May 1st, 2006

The Premiere OnLine Magazine for the Fly Fishing Enthusiast.
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How To Earn a Secret Spot
By John White

When Richard, the manager of a state park near here, called the other morning he did something quite unique. He gave up a lake.

No one gives up a lake nowadays. Too much pressure. Too many "meat" hunters. Too much trash left along the banks and accesses. Too much too much.

Richard didn't just give up a lake.

He gave up his personal hideaway, and that is even more impressive and humbling.

Richard had called to see if I would agree once again to do a presentation on warmwater fly fishing at his interpretive center in June. It was during this conversation that I told him of discovering a walk-in lake close by his state park, and how it reminded me of a lake I fished years ago in Sweden - hidden in trees, quiet and remote, yet no more than a few hundred meters from a highway. Finding a lake like this in modern day Minnesota is practically impossible.

"If you like this lake," he said, "then you should look for the portage from there into Pearl. The portage is the only way to get into Pearl," he said. "It's really wild back there. It would be your type of fishing, with your canoe and flyrod. It's where I go to get away. Not many people know about it. Even if they did."

He let the sentence die. People are generally lazy, and if they can't use a power boat they likely won't bother with the effort.

Richard introduced himself a few years ago just moments after I had won a fight with a chunky little largemouth bass at a stream inlet adjacent to the state park. The park is on the northeast shore of the lake. He had pulled to a stop on the quiet blacktop in his DNR pickup to watch, and I figured I would need to find my fishing license.

He simply sat and watched as the fight played out in the roiling waters. He had strolled down for a closer look as I worked the hook loose to release the bass.

"You do much fly fishing around here?"

"Pretty much all I do."

"I guess I thought it was something you mainly did for trout."

"Oh, I'm not alone," I said, rising up from my crouched position. "In the spring several of us come here to fly fish these flats for crappies and bluegill. Some in float tubes, some in kayaks, and myself, I fish mainly from my cedar strip canoe."

He then asked if I'd give a presentation on fly fishing at the state park. It was late in the year, so we agreed to "negotiate" later.

I'm easy. He agreed to set up weekend reservations at an adjacent state park which is much smaller and has no electrical sites in return for the presentation. While his park is a glacial moraine now covered with a dense growth of hardwoods, his camping area resembles a Walmart parking lot. I prefer the other park for camping.

So last July 2 I packed in my displays of flies for specific warmwater species, a flyrod and vise.

Richard didn't expect a large crowd, and I came with no expectations. Surprisingly the little room in the Interpretive Center was packed. Most were school-aged children, along with a few parents. A couple of retirees were on hand as well.

After warming them up with a few fishing tales, I picked out a likely victim to help me choose a color for tying a quick Gill Buster (I gave her the fly for her efforts) before going through my fish and fly displays.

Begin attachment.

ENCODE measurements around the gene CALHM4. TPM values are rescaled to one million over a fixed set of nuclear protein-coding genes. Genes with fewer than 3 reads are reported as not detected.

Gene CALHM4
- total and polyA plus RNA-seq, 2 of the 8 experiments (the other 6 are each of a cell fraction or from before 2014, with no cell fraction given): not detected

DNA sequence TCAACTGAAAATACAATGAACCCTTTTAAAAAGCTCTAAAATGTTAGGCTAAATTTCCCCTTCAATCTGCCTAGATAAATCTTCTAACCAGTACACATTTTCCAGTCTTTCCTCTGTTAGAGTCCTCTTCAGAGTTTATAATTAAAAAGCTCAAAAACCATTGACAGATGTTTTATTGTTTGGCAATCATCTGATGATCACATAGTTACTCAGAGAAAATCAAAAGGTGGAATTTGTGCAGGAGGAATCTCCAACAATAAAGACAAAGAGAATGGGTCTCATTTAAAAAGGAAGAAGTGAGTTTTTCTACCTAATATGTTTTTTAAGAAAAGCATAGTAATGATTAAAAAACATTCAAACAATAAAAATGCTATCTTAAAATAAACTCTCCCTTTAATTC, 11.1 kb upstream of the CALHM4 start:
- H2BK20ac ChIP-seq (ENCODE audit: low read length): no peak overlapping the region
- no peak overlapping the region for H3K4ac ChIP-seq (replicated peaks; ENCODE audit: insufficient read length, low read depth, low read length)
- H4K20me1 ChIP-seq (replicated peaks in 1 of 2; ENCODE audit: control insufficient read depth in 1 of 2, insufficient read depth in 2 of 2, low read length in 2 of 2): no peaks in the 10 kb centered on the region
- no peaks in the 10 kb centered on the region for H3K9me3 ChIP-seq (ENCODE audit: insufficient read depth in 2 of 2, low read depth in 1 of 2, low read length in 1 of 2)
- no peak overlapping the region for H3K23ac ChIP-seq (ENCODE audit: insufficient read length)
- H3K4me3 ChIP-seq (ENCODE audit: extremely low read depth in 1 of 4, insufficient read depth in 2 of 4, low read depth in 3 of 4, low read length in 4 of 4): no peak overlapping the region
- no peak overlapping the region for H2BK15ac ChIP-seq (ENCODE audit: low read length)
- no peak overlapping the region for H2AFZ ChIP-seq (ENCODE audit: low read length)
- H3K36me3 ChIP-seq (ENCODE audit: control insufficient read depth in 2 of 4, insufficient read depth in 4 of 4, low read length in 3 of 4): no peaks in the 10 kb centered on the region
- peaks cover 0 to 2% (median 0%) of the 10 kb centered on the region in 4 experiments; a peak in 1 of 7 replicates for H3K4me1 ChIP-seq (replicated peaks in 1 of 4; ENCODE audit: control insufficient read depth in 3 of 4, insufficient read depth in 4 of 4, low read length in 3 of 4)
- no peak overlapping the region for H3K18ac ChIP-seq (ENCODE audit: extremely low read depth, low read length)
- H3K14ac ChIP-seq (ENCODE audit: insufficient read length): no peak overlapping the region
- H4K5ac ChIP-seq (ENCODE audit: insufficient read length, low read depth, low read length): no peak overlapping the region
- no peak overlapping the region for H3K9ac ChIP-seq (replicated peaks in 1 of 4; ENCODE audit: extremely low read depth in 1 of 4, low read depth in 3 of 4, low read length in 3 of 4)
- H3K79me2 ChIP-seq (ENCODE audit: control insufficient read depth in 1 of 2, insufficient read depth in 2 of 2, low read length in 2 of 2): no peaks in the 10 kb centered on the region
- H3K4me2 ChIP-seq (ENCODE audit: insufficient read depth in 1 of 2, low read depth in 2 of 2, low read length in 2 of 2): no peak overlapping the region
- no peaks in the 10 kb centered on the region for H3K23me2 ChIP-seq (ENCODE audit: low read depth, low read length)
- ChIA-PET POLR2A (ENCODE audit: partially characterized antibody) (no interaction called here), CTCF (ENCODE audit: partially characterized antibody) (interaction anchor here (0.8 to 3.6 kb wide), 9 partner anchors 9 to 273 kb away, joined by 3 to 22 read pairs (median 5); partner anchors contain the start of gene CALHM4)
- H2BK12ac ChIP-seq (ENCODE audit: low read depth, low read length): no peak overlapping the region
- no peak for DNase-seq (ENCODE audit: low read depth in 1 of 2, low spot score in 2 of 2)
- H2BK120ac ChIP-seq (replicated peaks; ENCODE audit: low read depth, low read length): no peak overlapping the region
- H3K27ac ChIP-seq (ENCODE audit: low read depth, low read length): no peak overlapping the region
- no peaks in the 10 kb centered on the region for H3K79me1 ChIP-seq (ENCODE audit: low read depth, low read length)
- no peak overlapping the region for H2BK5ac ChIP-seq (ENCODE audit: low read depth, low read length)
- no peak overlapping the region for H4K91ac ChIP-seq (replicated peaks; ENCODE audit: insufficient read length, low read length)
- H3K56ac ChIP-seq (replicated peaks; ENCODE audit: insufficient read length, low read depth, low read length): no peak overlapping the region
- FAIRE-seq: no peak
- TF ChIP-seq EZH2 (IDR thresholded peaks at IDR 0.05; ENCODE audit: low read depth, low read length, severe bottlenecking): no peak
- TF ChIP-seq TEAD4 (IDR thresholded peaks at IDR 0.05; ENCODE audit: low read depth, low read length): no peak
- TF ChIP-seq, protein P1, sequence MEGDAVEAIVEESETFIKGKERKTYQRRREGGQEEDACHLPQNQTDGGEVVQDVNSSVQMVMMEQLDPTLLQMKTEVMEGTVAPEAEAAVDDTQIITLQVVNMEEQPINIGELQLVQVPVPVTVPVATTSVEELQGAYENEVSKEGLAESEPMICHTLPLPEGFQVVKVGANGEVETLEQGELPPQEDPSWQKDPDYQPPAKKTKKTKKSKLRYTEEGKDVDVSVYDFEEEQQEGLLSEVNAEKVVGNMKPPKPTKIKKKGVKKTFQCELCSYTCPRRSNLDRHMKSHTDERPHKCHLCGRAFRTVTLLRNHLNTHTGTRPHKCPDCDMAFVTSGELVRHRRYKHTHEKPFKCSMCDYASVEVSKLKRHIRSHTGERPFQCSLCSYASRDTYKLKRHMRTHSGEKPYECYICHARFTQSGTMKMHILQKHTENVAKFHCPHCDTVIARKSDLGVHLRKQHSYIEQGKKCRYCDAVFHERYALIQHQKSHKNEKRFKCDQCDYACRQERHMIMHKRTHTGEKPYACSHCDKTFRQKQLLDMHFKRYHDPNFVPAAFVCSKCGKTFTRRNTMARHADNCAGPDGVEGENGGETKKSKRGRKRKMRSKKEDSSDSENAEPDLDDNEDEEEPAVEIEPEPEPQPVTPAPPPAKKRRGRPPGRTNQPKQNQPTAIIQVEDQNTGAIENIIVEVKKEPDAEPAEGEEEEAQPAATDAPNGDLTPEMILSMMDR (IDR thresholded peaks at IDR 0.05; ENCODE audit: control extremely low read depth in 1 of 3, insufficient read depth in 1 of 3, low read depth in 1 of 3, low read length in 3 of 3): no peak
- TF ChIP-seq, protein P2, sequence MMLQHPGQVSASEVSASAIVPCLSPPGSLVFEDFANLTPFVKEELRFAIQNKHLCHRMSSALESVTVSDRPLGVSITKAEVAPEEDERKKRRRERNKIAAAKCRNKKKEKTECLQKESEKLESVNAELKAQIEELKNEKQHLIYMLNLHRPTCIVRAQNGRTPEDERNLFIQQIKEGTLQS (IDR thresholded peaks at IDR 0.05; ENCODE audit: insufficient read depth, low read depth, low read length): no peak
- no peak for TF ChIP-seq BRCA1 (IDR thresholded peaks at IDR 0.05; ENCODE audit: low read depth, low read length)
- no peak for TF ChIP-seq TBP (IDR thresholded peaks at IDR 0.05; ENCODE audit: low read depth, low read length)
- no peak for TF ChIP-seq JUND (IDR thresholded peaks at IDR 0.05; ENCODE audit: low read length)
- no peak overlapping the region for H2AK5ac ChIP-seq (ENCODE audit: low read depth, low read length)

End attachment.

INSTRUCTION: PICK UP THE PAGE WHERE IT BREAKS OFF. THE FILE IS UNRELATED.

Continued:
Everyone was invited outside for a casting demonstration, after which they were given an opportunity to try their hand at casting.

With Richard observing off to one side, the soon-to-be teenage boys made fools of themselves overpowering the rod.

One of the retirees took the six-weight in hand as if he were greeting a long-lost friend. "Haven't done this since right after the War," he said. "Fifty years I'm guessing." After a few false casts he was in the swing, and walked off with a large smile and promising a trip to Cabelas.

While all the kids seemed anxious to try, one little girl - probably about five or six, arms about as big around as my rod, and with a baseball cap hanging long over her ears and held in place with her ponytail - stood off to the side.

After all the other kids were done, I urged her to try. She sighed. Then, with a steely and determined look on her face she took the rod and did a lazy and loose backcast before laying out an almost perfect 20 feet of line. No, it wasn't a tight loop, and it probably wasn't perfect, but wow! I looked over at Richard. He was smiling from ear to ear.

She then repeated it, incredibly lifting the line, using her wrist and forearm to bring the line up, load the rod, then unleased the line gently across the grass.

"We have a natural," I said, giving her a true compliment.

Richard then stepped in to thank everyone for coming. As the crowd dispersed into the woods and up the hill, he asked to give it a try. "I doubt if I'll do as well as that little girl, but this is something I've always wanted to try."

Richard was a tangled mess, and after several attempts and some arm guidance, he was able to put out a decent amount of line.

As he handed me the rod, Richard said the session had gone well and added that he hadn't expected the hands-on with everyone in the crowd. "That was a nice touch."

So when he called the other morning to see if we could do it again this summer, I was thrilled. That's when I told him of discovering the hidden jewel of a lake, the one that reminded me of Sweden.

It was then he gave up his lake.

"I wonder if that little girl will be there again?" I asked.

"That was pretty special," he said.

So was giving up his personal hideaway. ~ John White (white43)


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